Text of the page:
Citigroup Leans on Logging Company to Clean up Its Act
During briefing at Citigroup's New York headquarters this week, CEO Chuck Prince told stakeholders that client Rimbunan Hijau, a Malaysian logging giant with a well-documented history of human rights abuses and illegal logging activities, must comply with a set of progressive new environmental policies adopted by the bank last year. Prince affirmed that Citigroup will require Rimbunan Hijau to obtain credible, independent, third-party certification for its Papua New Guinea operations and specified the Forest Stewardship Council program by name during his comments.
"Over the past five years, a coalition of socially responsible investors has talked with Citigroup about reducing business risks by considering impacts to ecosystems and local communities affected by its financing decisions," said Steve Lippman, senior social research analyst at Trillium Asset Management. "Citigroup CEO Chuck Prince's announcement this week that the bank is persuading Rimbunan Hijau to improve its logging practices in Southeast Asia is a tangible demonstration that these policies can make a real difference and can help protect endangered regions and long-term shareholder value at the same time. We expect this kind of proactive engagement to become the norm over time in the banking industry and challenge other financial institutions to follow Citigroup's positive lead."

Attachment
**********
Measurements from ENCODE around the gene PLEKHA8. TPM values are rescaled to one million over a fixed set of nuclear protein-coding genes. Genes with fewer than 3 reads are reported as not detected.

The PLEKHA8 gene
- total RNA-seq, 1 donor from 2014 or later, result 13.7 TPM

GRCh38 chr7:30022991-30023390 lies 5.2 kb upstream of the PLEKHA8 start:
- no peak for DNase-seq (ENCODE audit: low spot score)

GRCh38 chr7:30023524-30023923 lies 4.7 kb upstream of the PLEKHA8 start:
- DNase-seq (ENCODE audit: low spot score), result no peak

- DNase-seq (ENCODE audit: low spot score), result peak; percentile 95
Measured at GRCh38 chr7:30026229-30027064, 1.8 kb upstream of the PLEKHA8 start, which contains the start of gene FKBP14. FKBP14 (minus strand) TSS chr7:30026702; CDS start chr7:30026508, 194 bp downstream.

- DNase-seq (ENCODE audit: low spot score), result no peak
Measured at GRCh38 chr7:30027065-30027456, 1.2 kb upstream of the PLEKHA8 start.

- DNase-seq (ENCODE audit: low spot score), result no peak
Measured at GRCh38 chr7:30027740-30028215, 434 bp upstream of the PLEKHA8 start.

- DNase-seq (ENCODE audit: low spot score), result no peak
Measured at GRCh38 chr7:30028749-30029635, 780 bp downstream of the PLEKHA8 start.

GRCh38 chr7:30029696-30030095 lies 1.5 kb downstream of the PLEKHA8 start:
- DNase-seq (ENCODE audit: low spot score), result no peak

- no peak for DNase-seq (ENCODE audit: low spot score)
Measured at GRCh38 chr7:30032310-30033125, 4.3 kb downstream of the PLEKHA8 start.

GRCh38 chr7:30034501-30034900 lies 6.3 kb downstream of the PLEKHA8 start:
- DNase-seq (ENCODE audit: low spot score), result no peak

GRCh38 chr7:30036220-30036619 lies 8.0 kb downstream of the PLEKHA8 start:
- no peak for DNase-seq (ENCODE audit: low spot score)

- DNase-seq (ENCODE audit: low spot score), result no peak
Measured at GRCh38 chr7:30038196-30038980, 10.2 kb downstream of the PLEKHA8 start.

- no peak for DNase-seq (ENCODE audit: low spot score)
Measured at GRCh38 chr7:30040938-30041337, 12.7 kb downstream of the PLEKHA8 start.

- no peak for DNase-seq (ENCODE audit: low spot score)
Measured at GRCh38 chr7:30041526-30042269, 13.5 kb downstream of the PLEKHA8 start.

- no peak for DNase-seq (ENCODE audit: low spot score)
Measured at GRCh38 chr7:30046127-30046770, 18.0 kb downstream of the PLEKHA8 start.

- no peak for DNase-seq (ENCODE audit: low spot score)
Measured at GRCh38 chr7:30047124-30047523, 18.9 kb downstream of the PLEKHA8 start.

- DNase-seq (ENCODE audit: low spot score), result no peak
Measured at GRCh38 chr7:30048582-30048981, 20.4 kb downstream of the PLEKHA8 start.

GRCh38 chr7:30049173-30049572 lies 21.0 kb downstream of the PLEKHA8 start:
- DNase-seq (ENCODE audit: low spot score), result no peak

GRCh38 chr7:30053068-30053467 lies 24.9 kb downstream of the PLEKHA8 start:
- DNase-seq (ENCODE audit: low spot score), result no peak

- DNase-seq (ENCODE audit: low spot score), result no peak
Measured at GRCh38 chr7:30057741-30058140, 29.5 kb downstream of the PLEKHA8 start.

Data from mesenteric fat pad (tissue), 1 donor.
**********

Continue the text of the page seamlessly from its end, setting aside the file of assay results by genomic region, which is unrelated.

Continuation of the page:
In January 2004, Citigroup adopted a comprehensive environmental policy including initiatives on endangered ecosystems, illegal logging, ecologically sustainable development and climate change. During the implementation process, Rainforest Action Network alerted Citigroup to investigations into Rimbunan Hijau by London-based Environmental Investigations Agency, Greenpeace Australia Pacific and Dateline, Australia's longest-running international current affairs television program.
A recently released report on Rimbunan Hijau prepared by the Papua New Guinea Department of Labor and Employment found widespread corruption, bribery, and human rights abuses. The investigation revealed that Rimbunan Hijau employees were treated like slaves by the company's privately paid police squad and forced to live in appalling conditions in company-controlled logging camps.
A January 2004 Greenpeace report, "The Untouchables: Rimbunan Hijau's world of forest crime and political patronage," also documented allegations that the Malaysian cartel was trafficking unlawfully harvested rainforest timber for export to the global marketplace, destructively logging vast areas of ancient forest in defiance of national laws, local customs, and the rights of resource owners, and using the protection of political elites to impoverish local people.
The environmental and SRI communities are awaiting formal targets and timelines from Citigroup for Rimbunan Hijau's certification process.
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